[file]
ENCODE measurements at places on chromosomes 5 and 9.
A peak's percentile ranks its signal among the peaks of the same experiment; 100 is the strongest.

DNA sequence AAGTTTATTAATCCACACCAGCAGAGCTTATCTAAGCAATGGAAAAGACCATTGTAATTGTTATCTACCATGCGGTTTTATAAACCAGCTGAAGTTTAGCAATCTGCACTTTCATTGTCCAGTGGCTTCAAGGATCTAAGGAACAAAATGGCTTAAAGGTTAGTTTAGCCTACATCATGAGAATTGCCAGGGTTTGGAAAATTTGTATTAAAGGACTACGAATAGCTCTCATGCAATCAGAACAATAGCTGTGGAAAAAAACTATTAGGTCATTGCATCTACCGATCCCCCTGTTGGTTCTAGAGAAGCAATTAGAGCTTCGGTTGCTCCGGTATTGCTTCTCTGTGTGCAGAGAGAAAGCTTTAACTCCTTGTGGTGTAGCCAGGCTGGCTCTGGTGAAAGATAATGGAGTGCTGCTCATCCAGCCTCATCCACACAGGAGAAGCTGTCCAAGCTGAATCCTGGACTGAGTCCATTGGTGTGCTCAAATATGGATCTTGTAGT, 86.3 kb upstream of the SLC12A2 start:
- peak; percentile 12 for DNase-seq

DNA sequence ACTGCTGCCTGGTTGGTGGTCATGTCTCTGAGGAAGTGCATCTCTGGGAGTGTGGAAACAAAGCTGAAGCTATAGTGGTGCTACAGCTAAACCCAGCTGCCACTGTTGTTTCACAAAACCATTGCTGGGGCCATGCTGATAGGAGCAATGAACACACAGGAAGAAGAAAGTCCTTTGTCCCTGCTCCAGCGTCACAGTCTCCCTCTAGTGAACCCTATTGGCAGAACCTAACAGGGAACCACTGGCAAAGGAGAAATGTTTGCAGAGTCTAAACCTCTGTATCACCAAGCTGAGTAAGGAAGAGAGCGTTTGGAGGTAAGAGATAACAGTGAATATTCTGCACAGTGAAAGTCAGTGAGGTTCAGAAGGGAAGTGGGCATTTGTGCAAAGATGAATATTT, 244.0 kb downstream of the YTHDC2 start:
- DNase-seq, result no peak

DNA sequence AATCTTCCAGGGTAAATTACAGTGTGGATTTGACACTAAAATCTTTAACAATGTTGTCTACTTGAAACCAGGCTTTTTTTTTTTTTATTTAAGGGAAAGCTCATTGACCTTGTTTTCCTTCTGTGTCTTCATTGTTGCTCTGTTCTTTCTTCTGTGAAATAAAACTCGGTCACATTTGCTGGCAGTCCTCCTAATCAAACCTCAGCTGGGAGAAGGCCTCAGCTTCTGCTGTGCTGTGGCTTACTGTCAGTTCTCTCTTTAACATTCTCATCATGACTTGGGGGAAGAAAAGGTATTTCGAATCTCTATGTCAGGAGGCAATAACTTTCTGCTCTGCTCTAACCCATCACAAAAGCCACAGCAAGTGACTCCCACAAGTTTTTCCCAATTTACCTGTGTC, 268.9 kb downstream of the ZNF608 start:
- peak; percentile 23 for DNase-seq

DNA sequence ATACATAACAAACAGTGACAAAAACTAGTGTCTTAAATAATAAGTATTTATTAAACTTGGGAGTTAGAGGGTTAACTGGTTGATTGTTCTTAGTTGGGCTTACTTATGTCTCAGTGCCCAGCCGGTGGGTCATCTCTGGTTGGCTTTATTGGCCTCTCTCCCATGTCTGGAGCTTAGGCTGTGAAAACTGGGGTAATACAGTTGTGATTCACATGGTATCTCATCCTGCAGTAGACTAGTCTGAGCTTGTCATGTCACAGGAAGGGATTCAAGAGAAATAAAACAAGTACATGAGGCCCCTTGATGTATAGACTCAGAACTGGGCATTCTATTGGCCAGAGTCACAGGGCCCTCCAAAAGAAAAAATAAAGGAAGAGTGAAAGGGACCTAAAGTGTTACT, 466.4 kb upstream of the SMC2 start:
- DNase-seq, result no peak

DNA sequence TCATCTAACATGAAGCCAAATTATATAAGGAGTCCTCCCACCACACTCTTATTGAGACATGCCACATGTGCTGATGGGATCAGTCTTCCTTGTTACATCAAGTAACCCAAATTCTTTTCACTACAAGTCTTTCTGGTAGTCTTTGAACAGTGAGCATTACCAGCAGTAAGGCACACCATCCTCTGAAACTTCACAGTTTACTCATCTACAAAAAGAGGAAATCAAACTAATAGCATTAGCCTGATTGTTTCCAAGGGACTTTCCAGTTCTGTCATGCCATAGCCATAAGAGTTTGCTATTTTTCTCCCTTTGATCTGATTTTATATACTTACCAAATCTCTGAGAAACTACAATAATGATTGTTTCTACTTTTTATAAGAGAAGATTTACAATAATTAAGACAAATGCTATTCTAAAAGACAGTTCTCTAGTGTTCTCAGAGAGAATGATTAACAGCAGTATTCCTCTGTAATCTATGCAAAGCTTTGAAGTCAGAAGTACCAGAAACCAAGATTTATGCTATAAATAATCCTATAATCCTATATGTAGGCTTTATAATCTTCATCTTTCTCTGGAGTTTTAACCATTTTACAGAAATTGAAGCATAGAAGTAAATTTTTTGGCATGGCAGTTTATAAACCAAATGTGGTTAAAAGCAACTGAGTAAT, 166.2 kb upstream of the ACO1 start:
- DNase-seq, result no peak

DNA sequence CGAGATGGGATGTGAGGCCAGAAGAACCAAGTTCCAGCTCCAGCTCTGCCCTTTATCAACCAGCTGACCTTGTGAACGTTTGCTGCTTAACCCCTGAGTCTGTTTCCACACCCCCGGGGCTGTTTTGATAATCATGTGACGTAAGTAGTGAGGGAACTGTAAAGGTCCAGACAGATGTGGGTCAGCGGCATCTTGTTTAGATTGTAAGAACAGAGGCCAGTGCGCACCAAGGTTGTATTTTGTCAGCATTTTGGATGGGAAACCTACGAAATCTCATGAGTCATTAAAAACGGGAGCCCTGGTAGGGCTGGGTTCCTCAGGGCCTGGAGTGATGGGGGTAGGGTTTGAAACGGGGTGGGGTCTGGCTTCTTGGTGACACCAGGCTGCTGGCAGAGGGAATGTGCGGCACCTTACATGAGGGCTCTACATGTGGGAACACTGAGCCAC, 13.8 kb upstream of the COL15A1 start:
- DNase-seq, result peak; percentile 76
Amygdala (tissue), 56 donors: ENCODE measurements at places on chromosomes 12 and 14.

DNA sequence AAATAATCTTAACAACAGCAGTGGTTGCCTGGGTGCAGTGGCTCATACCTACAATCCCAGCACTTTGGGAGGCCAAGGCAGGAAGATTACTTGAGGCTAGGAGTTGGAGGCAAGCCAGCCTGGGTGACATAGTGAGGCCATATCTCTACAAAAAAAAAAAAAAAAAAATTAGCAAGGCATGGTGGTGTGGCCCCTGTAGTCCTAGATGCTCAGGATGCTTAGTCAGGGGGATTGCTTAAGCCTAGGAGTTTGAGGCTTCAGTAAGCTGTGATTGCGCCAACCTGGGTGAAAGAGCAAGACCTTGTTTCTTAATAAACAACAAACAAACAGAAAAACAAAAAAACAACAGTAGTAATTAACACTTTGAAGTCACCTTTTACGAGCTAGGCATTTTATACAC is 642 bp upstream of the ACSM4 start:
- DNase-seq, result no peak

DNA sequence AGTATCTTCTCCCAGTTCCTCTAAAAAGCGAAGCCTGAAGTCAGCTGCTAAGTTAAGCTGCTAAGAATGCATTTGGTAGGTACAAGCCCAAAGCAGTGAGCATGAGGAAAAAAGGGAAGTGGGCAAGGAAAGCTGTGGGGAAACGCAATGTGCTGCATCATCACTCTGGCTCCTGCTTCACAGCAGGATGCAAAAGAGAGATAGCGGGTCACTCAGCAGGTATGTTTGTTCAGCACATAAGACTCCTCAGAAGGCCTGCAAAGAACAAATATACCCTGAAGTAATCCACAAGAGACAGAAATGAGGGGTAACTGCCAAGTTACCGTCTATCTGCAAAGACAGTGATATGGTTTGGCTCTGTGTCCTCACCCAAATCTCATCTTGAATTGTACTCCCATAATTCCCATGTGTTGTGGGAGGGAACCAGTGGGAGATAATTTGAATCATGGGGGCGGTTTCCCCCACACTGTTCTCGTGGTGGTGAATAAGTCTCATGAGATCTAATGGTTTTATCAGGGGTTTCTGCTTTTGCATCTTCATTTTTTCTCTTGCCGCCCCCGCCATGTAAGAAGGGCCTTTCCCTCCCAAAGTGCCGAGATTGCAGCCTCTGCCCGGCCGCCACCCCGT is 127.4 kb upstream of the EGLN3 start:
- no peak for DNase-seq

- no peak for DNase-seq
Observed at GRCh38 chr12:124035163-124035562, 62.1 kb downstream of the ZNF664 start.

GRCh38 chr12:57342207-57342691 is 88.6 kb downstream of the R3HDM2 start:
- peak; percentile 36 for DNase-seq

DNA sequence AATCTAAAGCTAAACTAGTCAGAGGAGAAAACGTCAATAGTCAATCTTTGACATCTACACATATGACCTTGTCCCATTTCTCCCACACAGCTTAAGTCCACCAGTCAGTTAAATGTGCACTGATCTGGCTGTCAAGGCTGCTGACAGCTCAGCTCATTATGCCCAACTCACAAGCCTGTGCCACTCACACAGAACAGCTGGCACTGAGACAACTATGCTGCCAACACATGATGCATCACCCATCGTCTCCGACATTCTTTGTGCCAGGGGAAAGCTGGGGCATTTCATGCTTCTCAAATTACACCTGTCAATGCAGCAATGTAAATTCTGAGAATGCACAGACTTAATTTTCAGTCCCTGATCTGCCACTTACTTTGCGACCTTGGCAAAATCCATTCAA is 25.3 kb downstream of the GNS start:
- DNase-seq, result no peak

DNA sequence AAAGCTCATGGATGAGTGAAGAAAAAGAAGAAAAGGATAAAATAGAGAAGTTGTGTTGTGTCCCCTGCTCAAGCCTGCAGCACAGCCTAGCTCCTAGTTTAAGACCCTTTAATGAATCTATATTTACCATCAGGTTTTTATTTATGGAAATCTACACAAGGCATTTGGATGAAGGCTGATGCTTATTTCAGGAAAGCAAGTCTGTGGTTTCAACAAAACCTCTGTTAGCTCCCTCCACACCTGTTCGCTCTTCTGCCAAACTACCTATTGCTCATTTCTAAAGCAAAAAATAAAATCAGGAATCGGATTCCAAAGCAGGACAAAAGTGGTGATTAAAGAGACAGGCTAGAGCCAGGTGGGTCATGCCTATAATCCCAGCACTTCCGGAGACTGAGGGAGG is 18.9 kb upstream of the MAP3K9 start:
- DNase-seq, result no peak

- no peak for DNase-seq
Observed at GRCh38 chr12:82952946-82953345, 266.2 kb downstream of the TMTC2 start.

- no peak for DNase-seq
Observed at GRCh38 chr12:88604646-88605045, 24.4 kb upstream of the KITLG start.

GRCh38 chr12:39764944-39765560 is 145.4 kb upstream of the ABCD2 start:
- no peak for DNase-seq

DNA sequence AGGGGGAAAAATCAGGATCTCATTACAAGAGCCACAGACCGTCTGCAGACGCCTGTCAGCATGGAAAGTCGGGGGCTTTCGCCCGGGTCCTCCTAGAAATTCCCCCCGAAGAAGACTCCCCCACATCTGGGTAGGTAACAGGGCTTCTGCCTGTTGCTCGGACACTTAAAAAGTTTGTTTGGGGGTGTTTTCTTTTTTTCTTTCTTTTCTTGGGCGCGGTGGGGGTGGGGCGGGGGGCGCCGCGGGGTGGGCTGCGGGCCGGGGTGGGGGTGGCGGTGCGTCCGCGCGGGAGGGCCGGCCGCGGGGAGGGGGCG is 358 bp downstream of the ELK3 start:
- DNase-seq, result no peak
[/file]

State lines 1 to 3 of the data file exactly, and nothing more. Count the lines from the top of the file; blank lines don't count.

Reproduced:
ENCODE measurements at places on chromosomes 5 and 9.
A peak's percentile ranks its signal among the peaks of the same experiment; 100 is the strongest.

DNA sequence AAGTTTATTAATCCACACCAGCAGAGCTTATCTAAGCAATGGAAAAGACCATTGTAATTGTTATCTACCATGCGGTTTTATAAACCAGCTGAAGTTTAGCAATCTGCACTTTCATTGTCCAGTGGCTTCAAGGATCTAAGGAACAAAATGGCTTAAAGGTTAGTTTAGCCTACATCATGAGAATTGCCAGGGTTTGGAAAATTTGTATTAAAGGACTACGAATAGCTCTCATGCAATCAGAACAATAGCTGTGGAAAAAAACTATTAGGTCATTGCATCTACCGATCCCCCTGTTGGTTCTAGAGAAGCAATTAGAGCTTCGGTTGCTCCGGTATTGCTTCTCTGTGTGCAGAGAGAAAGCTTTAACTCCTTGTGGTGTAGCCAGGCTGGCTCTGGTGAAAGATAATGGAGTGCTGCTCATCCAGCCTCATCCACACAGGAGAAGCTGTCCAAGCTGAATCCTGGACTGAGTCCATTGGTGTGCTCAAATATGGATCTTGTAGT, 86.3 kb upstream of the SLC12A2 start: